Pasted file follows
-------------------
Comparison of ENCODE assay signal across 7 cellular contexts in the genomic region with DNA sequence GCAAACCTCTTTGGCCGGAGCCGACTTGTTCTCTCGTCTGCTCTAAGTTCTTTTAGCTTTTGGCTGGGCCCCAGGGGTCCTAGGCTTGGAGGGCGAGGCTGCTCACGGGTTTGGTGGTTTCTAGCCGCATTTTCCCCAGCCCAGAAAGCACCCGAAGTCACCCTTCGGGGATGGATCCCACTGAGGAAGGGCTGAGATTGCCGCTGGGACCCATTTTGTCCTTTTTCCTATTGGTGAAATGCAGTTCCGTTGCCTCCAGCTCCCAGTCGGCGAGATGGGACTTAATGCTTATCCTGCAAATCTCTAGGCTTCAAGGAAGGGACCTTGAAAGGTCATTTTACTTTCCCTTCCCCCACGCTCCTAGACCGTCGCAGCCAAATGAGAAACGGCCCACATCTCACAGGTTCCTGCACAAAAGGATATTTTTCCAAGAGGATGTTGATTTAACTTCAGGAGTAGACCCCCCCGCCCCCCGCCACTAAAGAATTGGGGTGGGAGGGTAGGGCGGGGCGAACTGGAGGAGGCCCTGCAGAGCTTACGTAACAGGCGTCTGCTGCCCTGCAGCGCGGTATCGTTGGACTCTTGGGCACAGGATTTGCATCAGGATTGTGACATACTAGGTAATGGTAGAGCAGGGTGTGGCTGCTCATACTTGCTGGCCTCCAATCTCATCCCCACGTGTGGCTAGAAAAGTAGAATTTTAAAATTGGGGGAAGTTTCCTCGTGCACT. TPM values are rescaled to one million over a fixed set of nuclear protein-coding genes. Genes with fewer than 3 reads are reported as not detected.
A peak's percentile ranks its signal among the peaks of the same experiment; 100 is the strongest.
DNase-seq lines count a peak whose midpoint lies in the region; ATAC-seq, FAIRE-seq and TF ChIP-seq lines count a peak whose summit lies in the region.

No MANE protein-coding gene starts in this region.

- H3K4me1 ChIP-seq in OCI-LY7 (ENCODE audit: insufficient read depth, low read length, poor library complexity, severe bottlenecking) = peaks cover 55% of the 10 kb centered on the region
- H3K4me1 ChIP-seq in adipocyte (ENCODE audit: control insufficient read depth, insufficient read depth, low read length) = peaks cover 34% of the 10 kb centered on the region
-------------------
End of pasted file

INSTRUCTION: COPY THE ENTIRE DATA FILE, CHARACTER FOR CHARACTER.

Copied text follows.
Comparison of ENCODE assay signal across 7 cellular contexts in the genomic region with DNA sequence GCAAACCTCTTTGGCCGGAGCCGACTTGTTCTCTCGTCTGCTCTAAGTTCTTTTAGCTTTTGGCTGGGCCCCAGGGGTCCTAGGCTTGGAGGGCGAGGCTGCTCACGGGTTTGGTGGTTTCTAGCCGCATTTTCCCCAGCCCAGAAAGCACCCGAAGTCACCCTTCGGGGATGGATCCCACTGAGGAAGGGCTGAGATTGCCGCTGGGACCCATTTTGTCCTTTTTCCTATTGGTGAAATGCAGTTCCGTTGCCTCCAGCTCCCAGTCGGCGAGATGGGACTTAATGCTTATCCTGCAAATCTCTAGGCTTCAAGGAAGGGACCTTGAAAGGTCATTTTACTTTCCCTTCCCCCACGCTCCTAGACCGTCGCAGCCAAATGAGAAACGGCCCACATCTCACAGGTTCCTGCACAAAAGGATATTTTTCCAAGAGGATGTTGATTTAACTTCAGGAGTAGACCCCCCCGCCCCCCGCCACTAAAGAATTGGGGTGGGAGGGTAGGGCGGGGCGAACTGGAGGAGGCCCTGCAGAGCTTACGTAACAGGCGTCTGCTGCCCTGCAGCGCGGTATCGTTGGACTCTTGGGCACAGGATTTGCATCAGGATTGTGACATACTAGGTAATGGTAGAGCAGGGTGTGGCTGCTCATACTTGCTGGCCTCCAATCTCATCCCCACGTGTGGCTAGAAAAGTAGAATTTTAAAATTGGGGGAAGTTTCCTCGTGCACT. TPM values are rescaled to one million over a fixed set of nuclear protein-coding genes. Genes with fewer than 3 reads are reported as not detected.
A peak's percentile ranks its signal among the peaks of the same experiment; 100 is the strongest.
DNase-seq lines count a peak whose midpoint lies in the region; ATAC-seq, FAIRE-seq and TF ChIP-seq lines count a peak whose summit lies in the region.

No MANE protein-coding gene starts in this region.

- H3K4me1 ChIP-seq in OCI-LY7 (ENCODE audit: insufficient read depth, low read length, poor library complexity, severe bottlenecking) = peaks cover 55% of the 10 kb centered on the region
- H3K4me1 ChIP-seq in adipocyte (ENCODE audit: control insufficient read depth, insufficient read depth, low read length) = peaks cover 34% of the 10 kb centered on the region